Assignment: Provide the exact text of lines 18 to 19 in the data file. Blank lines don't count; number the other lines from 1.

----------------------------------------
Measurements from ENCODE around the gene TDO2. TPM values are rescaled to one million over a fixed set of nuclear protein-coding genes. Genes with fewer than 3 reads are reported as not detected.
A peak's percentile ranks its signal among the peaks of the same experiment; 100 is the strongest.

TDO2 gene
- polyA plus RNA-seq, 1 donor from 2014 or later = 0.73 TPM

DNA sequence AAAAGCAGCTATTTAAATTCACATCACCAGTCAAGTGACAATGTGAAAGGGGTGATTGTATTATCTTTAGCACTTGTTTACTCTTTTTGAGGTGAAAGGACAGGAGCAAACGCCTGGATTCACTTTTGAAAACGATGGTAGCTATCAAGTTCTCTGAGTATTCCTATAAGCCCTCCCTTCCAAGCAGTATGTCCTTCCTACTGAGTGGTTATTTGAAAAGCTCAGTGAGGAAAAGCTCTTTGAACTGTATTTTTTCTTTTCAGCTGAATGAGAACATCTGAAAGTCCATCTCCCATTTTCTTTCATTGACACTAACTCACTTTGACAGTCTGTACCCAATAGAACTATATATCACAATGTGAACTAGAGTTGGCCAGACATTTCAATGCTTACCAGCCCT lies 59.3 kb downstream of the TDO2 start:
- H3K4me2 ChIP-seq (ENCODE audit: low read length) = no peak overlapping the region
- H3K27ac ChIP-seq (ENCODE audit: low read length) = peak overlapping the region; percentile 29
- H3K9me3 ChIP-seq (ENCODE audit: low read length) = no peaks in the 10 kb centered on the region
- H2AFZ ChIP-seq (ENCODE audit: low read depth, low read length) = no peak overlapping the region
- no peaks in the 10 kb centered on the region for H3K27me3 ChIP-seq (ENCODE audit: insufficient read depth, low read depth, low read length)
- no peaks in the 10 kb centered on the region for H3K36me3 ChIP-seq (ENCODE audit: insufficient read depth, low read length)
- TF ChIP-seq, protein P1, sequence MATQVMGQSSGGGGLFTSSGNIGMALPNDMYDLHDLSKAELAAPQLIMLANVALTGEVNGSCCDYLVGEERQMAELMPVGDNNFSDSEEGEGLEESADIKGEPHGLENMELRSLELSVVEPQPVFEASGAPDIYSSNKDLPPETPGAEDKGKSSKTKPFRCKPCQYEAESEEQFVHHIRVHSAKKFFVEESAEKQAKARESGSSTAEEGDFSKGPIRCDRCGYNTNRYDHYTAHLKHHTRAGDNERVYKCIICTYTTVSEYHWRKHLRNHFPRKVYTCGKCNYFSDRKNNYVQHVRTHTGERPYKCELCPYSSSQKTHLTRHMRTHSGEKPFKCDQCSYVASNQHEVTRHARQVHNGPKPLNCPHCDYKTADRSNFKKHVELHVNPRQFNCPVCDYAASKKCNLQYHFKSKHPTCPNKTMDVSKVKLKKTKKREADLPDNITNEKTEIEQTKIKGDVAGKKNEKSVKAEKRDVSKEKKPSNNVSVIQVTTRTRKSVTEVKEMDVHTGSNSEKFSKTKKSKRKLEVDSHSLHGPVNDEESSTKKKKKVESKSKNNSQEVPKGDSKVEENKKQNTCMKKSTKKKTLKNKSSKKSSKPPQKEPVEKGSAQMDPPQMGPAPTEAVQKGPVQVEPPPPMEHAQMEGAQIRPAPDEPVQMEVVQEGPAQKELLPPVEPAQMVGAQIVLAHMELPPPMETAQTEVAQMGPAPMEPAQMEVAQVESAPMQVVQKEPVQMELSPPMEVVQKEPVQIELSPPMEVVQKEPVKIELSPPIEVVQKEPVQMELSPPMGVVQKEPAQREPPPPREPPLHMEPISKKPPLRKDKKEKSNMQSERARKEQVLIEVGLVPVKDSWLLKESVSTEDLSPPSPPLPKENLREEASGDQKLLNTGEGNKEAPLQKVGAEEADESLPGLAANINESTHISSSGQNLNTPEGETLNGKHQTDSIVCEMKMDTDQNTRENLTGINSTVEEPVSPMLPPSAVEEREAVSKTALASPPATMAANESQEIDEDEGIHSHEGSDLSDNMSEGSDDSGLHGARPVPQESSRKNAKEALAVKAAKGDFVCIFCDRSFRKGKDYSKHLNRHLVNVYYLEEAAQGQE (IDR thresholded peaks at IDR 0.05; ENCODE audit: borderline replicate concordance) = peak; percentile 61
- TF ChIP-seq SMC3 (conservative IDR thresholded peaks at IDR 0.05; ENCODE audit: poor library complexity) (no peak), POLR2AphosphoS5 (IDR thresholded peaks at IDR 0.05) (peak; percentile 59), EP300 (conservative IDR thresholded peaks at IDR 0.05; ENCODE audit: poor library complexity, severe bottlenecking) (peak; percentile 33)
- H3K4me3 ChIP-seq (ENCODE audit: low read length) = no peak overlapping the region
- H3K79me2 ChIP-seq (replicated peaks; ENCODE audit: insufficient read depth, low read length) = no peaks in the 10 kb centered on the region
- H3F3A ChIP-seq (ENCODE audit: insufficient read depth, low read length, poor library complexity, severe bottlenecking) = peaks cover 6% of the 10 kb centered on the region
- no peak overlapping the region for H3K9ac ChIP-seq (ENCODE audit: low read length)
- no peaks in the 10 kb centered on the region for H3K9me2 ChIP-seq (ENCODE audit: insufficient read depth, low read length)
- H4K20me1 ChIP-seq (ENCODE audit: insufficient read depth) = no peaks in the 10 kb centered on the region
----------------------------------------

- no peaks in the 10 kb centered on the region for H3K9me2 ChIP-seq (ENCODE audit: insufficient read depth, low read length)
- H4K20me1 ChIP-seq (ENCODE audit: insufficient read depth) = no peaks in the 10 kb centered on the region